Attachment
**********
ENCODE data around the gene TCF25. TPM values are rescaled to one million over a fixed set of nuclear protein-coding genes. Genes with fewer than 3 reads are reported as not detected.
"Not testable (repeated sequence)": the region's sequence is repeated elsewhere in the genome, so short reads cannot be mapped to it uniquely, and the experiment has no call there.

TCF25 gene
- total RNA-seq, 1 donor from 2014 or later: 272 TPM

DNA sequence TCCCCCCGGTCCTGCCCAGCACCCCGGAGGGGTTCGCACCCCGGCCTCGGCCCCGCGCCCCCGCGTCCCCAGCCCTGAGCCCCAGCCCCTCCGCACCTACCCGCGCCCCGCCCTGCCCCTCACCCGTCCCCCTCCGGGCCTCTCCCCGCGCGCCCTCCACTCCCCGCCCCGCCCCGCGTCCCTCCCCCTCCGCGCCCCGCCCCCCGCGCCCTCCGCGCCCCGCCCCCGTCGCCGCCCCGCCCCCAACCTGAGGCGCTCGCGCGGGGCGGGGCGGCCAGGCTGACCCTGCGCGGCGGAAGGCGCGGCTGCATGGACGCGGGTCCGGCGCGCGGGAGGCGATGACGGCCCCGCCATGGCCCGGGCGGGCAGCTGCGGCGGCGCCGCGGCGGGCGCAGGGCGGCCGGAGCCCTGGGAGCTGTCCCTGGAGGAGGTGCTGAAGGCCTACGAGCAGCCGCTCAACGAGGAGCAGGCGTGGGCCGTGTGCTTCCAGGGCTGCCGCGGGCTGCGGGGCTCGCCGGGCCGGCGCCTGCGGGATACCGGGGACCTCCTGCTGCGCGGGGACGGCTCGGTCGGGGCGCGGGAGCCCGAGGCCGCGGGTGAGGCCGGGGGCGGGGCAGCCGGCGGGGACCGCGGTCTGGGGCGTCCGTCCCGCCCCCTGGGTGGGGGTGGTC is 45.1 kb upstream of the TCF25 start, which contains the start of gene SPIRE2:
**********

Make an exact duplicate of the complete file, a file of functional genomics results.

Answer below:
ENCODE data around the gene TCF25. TPM values are rescaled to one million over a fixed set of nuclear protein-coding genes. Genes with fewer than 3 reads are reported as not detected.
"Not testable (repeated sequence)": the region's sequence is repeated elsewhere in the genome, so short reads cannot be mapped to it uniquely, and the experiment has no call there.

TCF25 gene
- total RNA-seq, 1 donor from 2014 or later: 272 TPM

DNA sequence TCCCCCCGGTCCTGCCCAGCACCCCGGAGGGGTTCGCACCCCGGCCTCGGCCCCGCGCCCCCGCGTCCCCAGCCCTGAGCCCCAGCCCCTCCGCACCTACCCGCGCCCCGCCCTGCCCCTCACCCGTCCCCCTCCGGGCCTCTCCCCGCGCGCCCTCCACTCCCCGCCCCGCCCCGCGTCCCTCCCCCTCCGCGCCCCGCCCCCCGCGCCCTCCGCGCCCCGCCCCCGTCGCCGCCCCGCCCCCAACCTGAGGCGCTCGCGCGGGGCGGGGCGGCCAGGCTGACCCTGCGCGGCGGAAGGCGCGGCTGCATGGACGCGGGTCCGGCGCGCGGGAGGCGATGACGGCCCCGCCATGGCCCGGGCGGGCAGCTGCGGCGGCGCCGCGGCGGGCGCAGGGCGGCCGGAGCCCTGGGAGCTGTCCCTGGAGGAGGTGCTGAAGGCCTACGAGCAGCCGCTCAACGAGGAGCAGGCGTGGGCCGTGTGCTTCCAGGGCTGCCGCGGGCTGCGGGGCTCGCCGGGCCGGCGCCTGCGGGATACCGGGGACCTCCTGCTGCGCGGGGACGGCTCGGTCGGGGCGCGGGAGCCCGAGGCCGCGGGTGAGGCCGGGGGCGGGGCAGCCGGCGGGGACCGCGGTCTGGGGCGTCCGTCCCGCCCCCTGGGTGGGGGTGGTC is 45.1 kb upstream of the TCF25 start, which contains the start of gene SPIRE2: